Signal E222 is subtracted from signal E226 in a subtracter 224. Subtracter 224 provides a signal E224 representing I·VOUT cos φ. Signal E236 is subtracted from signal E232 in a subtracter 234. Subtracter 234 provides a signal E234 representing E·VOUT sin φ. Signals E224 and E234 are supplied to a function converter 240. Converter 240 calculates the function of tan-1 (E234/E224). Then, power factor angle φ is obtained from converter 240.
FIG. 5 shows an example of function circuit 23 in FIG. 2. When each amount of VOUT, fOUT and φ is to be divided into 16 segments, each of VOUT, fOUT and φ may be represented by 4 bit data. In this case, 12 bit (=4 bit×3) data of VOUT, fOUT and φ are used for specifying the address of a memory 23 serving as a code converter. A ROM having a memory capacity of 4096×12 bits may be used for such a code converter. The contents of this ROM are predetermined according to the relations of Eqs. (1) to (3) and the circuit design of the FIG. 2 apparatus. Data of Vc, θc and m are obtained from the specified addresses of ROM 23.
While the invention has been described in connection with what is presently considered to be the most practical and preferred embodiment, it is understood that the invention is not limited to the disclosed embodiment but, on the contrary, is intended to cover various modifications and equivalent arrangements included within the scope of the appended claims, which scope is to be accorded the broadest interpretation so as to encompass all such modifications and equivalent structures.
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|DE102013225598A1 *||Dec 11, 2013||Jun 11, 2015||Siemens Aktiengesellschaft||Direktumrichter mit Blindleistungsreduktion unter Einsatz von Nullspannungskomponenten|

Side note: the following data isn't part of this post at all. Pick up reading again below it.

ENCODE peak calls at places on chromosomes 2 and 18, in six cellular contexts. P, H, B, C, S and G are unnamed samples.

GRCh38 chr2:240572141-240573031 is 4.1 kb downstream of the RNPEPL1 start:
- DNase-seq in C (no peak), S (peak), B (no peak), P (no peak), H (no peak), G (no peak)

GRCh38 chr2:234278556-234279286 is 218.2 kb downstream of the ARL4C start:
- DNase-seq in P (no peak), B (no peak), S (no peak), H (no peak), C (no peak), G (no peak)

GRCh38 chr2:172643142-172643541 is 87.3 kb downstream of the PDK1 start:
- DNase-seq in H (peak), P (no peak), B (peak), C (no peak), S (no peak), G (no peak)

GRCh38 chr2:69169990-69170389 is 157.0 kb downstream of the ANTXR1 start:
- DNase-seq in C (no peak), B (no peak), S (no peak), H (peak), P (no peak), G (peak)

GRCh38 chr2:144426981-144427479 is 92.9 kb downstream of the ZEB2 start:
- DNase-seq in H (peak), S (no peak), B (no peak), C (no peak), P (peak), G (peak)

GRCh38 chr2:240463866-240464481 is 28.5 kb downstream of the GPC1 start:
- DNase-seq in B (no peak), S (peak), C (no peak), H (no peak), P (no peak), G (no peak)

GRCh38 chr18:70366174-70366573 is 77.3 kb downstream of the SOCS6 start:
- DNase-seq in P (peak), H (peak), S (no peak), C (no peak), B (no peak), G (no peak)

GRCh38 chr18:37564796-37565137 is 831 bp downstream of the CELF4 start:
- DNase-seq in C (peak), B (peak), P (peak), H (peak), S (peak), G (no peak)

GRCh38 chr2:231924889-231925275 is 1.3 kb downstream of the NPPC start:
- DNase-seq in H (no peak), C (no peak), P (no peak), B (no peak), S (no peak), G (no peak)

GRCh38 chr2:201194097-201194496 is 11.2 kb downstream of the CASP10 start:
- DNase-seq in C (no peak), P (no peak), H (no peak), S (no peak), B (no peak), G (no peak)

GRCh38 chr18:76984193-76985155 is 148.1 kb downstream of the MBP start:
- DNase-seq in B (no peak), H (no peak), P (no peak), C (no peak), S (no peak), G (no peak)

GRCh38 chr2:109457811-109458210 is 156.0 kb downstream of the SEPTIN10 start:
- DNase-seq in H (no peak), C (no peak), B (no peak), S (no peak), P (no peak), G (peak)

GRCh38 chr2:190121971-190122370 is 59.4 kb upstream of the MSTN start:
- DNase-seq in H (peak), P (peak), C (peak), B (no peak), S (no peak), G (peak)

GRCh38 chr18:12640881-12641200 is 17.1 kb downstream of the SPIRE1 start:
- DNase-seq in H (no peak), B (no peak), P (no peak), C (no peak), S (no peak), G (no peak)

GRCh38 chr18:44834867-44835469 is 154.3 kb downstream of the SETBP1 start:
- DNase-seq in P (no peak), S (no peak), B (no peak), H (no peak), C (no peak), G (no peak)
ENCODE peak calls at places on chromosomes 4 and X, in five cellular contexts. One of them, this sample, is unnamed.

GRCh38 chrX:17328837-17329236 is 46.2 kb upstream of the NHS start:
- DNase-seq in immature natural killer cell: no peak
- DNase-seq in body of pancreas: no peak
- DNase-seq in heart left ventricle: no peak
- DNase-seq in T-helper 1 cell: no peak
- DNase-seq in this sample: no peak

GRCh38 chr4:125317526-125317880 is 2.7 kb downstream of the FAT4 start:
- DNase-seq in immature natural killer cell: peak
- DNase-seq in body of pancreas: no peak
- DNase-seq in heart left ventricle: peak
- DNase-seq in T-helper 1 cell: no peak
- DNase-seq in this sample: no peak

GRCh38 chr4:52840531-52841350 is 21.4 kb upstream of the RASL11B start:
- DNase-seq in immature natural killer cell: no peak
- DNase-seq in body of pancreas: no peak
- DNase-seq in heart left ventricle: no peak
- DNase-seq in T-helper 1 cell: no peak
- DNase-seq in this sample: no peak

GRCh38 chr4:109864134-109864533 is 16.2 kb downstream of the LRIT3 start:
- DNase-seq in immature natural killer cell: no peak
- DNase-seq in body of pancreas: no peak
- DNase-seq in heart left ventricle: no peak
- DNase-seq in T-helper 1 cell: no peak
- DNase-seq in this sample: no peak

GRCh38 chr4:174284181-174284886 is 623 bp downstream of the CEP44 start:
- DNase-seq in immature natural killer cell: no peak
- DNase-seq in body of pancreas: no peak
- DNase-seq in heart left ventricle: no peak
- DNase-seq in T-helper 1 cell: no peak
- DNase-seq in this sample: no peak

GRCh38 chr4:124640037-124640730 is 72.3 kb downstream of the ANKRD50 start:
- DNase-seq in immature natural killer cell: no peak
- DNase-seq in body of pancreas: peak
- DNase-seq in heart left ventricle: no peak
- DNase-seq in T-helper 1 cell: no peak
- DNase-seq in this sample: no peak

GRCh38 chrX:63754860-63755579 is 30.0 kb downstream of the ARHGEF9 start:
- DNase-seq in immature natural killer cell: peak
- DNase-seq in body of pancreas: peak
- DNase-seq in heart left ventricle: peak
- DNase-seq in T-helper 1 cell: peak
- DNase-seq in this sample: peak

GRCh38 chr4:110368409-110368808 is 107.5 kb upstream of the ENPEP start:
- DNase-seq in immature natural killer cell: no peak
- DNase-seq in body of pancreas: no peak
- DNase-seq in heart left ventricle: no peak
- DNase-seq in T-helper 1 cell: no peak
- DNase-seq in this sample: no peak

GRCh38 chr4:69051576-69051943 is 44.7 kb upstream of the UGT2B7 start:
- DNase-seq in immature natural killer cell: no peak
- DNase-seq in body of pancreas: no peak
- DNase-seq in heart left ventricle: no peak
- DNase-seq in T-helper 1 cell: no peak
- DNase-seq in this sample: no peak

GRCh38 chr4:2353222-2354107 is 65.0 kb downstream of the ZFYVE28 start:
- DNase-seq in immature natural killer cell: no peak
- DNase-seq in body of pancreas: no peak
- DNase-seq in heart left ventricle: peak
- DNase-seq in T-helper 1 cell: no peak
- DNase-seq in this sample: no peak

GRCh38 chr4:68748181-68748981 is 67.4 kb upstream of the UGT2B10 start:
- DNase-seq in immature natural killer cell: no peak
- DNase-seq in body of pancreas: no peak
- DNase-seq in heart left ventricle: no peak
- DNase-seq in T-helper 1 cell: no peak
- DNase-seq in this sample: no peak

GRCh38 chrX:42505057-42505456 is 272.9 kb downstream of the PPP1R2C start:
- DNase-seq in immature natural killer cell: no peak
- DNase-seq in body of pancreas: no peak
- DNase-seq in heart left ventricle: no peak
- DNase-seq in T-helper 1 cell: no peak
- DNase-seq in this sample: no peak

|U.S. Classification||363/161, 318/808|
|International Classification||H02P27/16, H02M5/27|
|Dec 23, 1986||AS||Assignment|
Owner name: KABUSHIKI KAISHA TOSHIBA, 72 HORIKAWA-CHO, SAIWAI-
Free format text: ASSIGNMENT OF ASSIGNORS INTEREST.;ASSIGNORS:KUROSAWA, RYOICHI;SHIMAMURA, TAKEO;REEL/FRAME:004648/0858
Effective date: 19850805
Owner name: KABUSHIKI KAISHA TOSHIBA, A CORP. OF JAPAN,JAPAN
Free format text: ASSIGNMENT OF ASSIGNORS INTEREST;ASSIGNORS:KUROSAWA, RYOICHI;SHIMAMURA, TAKEO;REEL/FRAME:004648/0858
Effective date: 19850805
|Sep 14, 1990||FPAY||Fee payment|
Year of fee payment: 4
|Sep 6, 1994||FPAY||Fee payment|
Year of fee payment: 8
|Oct 13, 1998||REMI||Maintenance fee reminder mailed|
|Mar 21, 1999||LAPS||Lapse for failure to pay maintenance fees|
|Jun 1, 1999||FP||Expired due to failure to pay maintenance fee|
Effective date: 19990324